When two peddlers raised the alarm in Windsor Locks, Conn. about trouble at John Billings tavern, no one was exactly surprised. But they didn’t expect the horror that came to be known as the Bull Run massacre.
On January 2, 1872, Jacob Neusbaum and Myer Stuckhardt, two German peddlers from Hartford, walked to East Granby and on to Windsor Locks to the area of town known as Bull Run. Their destination was the house at Bull Run owned by John Billings. Stuckhardt had sold Billings two shirts and some lace and he was still owed fifty cents. He had come to collect.
As the peddlers approached the house at Bull Run, two men jumped out of a window and ran off to the woods. Neusbaum and Stuckhardt were startled. They tentatively approached the house. Stuckhardt dropped his peddler’s pack on the step and knocked on the door. He heard a faint voice. Unable to open the front door, they went to the rear.
What they saw inside shocked them. A woman was on the floor in a pool of blood. Smoke was coming from a study. And in another room, a second woman was bloody on the floor. The house was a mess. Neusbaum and Stuckhardt ran for help. They found two men working in a tobacco field nearby. The four men returned to the house, but for fear of getting blamed for the crimes the men left and went for help.
Police rounded up several suspects and a picture of the day’s events began to emerge as the story of the Bull Run massacre made headlines in newspapers across the country. Edward Loomis drove two men to the Bull Run house late in the morning of the murder. They had started drinking, and Loomis left. John Billings, owner of the house, had been seated at a counter when one of the men struck him from behind with a rifle butt. Billings was killed by a blow to the head.
Julia Gowdy, a young prostitute who worked at the house, was struck down, her neck broken. Delia Billings, John’s “wife,” grabbed a knife and tried to attack the men, but she too was beaten to death, her neck slit. The men stole what money they could find and sloshed kerosene on the floor of the study. They set fire to the fuel and fled. Delia Billings, however, probably roused herself and tried to put the fire out. She fell on it and smothered it.
The peddlers described the two men who fled. One was wearing a striped shirt, light pants and rubber boots. The other wore a light overcoat and rubber boots. But more importantly, Edward Loomis and another man put names to the murderers. They were Mitchell Charest and David Scott, two Canadian woodsmen living in Agawam, Massachusetts.
Initially the townspeople suspected the murders might have been the result of some unsavory business Billings was involved in. New Haven had reportedly run him out of town for running a brothel there, the Dew Drop Inn. Hartford had also run him out of the city. Billings had a long criminal record for robbery and brawling. When not running his brothel he was a highwayman.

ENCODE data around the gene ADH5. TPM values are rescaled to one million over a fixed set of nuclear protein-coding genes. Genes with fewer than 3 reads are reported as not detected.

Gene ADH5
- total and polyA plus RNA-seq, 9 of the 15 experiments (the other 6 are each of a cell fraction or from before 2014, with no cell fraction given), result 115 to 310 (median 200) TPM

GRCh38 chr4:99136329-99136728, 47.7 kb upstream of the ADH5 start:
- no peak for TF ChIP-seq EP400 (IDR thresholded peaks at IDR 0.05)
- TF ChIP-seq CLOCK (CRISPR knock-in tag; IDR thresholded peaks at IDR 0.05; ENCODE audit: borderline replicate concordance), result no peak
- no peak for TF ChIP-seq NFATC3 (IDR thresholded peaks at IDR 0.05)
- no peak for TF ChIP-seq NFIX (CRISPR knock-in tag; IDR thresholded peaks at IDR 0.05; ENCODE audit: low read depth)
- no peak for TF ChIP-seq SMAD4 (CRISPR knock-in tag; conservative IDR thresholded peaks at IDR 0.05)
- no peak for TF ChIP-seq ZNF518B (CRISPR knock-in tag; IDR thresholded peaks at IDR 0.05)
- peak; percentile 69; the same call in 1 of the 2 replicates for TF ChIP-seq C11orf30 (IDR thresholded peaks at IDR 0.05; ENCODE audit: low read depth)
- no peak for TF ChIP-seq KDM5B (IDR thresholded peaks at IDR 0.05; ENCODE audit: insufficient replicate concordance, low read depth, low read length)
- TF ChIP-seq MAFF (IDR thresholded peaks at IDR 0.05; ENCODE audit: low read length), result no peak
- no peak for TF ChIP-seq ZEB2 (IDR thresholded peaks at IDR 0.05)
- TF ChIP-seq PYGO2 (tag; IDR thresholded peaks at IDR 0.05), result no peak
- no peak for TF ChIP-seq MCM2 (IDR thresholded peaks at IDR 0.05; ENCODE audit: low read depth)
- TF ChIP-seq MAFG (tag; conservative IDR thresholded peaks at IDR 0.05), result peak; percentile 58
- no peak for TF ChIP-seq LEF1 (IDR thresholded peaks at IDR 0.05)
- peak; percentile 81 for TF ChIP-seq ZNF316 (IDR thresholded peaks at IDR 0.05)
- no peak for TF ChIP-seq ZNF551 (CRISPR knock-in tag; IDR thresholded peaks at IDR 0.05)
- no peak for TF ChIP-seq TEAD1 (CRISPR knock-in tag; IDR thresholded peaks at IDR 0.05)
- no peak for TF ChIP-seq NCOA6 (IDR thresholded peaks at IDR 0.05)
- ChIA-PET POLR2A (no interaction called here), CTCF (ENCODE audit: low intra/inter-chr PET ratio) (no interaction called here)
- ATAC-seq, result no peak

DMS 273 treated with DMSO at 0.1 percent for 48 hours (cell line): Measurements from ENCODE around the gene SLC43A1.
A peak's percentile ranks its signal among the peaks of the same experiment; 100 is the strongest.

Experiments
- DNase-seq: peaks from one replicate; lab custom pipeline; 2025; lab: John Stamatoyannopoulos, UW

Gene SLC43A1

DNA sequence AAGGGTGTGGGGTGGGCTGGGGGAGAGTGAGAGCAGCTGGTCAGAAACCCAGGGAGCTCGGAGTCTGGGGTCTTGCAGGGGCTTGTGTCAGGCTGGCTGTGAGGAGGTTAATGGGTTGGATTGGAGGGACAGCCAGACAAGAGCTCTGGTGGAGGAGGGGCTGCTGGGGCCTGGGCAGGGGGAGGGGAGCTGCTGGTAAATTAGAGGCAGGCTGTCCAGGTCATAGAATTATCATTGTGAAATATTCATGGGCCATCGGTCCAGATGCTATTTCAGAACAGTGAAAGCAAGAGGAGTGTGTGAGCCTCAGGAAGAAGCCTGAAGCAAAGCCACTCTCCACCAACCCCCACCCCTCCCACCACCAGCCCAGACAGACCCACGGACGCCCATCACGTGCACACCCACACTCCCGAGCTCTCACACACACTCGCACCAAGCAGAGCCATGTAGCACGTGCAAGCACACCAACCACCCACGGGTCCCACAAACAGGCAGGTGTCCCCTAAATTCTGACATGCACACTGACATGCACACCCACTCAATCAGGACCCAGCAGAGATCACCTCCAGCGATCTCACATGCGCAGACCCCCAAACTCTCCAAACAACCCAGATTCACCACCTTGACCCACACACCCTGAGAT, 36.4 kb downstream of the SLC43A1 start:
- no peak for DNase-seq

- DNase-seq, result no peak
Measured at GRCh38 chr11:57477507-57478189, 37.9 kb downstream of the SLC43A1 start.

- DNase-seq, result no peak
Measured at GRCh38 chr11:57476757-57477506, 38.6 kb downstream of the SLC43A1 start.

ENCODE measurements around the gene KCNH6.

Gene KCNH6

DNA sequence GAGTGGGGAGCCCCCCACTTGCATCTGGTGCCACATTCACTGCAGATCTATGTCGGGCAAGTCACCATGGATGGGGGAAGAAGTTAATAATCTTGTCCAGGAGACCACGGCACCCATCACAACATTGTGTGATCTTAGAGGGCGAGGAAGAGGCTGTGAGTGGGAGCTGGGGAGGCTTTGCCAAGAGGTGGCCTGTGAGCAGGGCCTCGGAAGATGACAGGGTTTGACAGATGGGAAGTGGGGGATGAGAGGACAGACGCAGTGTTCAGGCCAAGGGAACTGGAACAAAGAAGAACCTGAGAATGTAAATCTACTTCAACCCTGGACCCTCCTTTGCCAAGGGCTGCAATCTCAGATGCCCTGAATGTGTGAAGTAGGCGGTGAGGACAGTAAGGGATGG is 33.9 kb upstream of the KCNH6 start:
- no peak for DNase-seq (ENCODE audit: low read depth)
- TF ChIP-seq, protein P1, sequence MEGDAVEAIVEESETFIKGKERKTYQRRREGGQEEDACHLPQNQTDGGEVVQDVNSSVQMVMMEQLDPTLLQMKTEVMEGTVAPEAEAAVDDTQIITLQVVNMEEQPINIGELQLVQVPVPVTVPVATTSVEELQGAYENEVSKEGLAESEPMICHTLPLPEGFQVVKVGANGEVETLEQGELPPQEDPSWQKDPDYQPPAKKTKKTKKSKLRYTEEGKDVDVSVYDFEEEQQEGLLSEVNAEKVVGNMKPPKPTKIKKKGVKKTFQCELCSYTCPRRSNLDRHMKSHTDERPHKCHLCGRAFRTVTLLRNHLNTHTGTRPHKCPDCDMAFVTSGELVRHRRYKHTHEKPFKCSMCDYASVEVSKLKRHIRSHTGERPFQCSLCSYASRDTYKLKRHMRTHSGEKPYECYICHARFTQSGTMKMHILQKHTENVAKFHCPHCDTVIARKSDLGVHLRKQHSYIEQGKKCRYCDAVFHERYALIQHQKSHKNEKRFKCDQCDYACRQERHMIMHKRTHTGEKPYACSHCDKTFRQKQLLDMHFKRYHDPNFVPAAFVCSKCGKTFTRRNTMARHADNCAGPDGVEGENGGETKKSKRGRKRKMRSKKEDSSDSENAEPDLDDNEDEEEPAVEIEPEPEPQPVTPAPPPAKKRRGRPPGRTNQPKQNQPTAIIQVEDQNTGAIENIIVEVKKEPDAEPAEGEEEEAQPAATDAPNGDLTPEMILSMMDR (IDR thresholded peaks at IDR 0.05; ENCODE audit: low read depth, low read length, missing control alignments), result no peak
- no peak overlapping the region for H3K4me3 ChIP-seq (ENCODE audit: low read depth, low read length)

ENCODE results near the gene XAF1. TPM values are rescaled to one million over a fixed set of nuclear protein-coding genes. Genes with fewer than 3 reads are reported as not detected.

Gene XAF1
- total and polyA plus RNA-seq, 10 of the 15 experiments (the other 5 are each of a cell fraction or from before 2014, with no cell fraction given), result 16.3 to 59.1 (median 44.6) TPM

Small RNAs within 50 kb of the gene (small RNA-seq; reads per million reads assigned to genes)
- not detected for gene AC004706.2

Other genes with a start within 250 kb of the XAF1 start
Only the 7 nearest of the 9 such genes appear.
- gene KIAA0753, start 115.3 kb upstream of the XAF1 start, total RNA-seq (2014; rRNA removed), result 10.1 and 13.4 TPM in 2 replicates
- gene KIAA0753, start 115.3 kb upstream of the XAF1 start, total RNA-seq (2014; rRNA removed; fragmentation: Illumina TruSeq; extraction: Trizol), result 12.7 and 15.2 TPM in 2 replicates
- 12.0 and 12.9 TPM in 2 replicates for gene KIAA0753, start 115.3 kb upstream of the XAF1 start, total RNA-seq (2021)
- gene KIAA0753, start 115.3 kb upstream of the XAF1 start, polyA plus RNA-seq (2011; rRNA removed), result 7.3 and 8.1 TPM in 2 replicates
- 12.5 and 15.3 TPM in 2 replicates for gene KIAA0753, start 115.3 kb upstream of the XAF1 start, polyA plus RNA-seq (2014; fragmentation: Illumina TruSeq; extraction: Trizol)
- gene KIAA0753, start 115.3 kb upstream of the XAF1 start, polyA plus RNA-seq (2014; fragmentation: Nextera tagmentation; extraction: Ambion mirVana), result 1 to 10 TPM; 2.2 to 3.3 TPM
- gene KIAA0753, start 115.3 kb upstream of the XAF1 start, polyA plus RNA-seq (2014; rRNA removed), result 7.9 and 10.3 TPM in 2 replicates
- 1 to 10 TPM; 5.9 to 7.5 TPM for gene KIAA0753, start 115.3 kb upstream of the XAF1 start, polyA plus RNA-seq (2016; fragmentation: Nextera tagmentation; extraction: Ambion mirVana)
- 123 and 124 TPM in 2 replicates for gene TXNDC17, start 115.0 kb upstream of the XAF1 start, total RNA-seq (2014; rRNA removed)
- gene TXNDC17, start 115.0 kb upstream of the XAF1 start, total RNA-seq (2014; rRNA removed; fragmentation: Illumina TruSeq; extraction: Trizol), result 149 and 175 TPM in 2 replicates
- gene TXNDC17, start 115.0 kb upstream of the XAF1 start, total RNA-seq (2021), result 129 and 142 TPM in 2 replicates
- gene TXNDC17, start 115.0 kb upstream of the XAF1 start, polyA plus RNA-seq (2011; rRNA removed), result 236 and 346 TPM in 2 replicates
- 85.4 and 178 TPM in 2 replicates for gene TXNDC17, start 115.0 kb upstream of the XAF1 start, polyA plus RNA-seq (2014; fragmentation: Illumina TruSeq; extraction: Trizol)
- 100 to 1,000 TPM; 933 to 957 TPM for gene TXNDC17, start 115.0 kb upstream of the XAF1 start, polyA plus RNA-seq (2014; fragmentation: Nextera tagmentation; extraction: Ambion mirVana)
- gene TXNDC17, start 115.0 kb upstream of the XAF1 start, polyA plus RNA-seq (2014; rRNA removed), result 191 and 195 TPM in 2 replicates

In Windsor Locks, Billings had reestablished his brothel and tavern. Now, deep in the country, he could operate with impunity. For three years a steady stream of coaches had carried customers to Bull Run and back deep into the night.
Newspapers reported that Delia Billings wasn’t actually John’s wife. She simply worked with him in his criminal enterprise. She was perhaps his common law wife, though some reported he had a wife who was alive and living elsewhere.
The attack was hardly the first case of trouble at the brothel. In 1871 a girl had died at there, a case of suicide. And in the fall before the murder, a man had been found poisoned under a tree at Bull Run. Police could prove no wrongdoing.
Initially townspeople wondered if Charest and Scott had been taking some sort of revenge against Billings for the prior deaths. But they eventually came to suspect the motive for the crimes was simple robbery. John Billings, who was known as Tim, was a frequent visitor to Connecticut’s larger towns and cities. He had been negotiating to buy a larger brothel in New London before his death. Wherever he went he carried a lot of cash and freely spread it around. It was that cash, the police concluded, that had inspired the Bull Run massacre. When the murdered left the house, they had some money from Billings’ pockets, but they had left more than $700 in the house.
The town and state offered reward totaling $1,300 for the capture of Scott and Charest. Police from Hartford were engaged to track down the two woodsmen. For three months the two men successfully avoided capture, fleeing to the Midwest where they picked up occasional work. But in February the two men sent a letter to their mother that police intercepted. The two men talked about their plans to travel west to seek their fortune. They intended to go to Salt Lake City in Utah and join the Mormons.
But Charest and Scott never made it that far. In Van Wert, Ohio, police tracked them down in March of 1872, just two months after the murder. The men were returned to Connecticut and convicted of second degree murder. The townspeople bought and destroyed the property at Bull Run, the part of town now home to the Bradley International Airport.
In June of 1872, David Scott committed suicide at the prison in Wethersfield.